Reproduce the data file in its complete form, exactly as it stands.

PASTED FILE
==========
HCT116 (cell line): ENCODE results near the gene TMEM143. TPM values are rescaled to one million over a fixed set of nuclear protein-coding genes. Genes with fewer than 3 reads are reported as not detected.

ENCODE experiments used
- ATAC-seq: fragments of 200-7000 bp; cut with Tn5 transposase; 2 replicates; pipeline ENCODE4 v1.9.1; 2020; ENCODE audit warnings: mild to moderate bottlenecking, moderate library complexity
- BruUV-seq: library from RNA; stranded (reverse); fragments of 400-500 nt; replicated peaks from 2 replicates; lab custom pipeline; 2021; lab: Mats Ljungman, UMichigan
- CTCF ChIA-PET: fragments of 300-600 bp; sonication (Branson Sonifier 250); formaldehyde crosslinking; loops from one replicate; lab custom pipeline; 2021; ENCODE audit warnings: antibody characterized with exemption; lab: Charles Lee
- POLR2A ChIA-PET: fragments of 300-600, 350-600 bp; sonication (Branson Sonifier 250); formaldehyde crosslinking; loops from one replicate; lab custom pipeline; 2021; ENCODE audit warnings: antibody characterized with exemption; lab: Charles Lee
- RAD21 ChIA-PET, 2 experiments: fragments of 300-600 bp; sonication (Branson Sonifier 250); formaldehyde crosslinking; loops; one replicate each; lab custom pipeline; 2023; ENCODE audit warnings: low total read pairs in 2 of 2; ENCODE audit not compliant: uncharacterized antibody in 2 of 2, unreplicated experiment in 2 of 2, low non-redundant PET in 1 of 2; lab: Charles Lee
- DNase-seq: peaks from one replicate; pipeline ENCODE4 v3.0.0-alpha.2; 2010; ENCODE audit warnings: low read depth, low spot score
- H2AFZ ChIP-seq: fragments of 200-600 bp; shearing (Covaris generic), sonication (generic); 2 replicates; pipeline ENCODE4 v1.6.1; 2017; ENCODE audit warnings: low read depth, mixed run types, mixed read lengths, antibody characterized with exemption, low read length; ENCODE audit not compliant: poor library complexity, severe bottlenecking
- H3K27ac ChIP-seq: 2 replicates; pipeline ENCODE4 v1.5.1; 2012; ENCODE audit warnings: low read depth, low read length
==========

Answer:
HCT116 (cell line): ENCODE results near the gene TMEM143. TPM values are rescaled to one million over a fixed set of nuclear protein-coding genes. Genes with fewer than 3 reads are reported as not detected.

ENCODE experiments used
- ATAC-seq: fragments of 200-7000 bp; cut with Tn5 transposase; 2 replicates; pipeline ENCODE4 v1.9.1; 2020; ENCODE audit warnings: mild to moderate bottlenecking, moderate library complexity
- BruUV-seq: library from RNA; stranded (reverse); fragments of 400-500 nt; replicated peaks from 2 replicates; lab custom pipeline; 2021; lab: Mats Ljungman, UMichigan
- CTCF ChIA-PET: fragments of 300-600 bp; sonication (Branson Sonifier 250); formaldehyde crosslinking; loops from one replicate; lab custom pipeline; 2021; ENCODE audit warnings: antibody characterized with exemption; lab: Charles Lee
- POLR2A ChIA-PET: fragments of 300-600, 350-600 bp; sonication (Branson Sonifier 250); formaldehyde crosslinking; loops from one replicate; lab custom pipeline; 2021; ENCODE audit warnings: antibody characterized with exemption; lab: Charles Lee
- RAD21 ChIA-PET, 2 experiments: fragments of 300-600 bp; sonication (Branson Sonifier 250); formaldehyde crosslinking; loops; one replicate each; lab custom pipeline; 2023; ENCODE audit warnings: low total read pairs in 2 of 2; ENCODE audit not compliant: uncharacterized antibody in 2 of 2, unreplicated experiment in 2 of 2, low non-redundant PET in 1 of 2; lab: Charles Lee
- DNase-seq: peaks from one replicate; pipeline ENCODE4 v3.0.0-alpha.2; 2010; ENCODE audit warnings: low read depth, low spot score
- H2AFZ ChIP-seq: fragments of 200-600 bp; shearing (Covaris generic), sonication (generic); 2 replicates; pipeline ENCODE4 v1.6.1; 2017; ENCODE audit warnings: low read depth, mixed run types, mixed read lengths, antibody characterized with exemption, low read length; ENCODE audit not compliant: poor library complexity, severe bottlenecking
- H3K27ac ChIP-seq: 2 replicates; pipeline ENCODE4 v1.5.1; 2012; ENCODE audit warnings: low read depth, low read length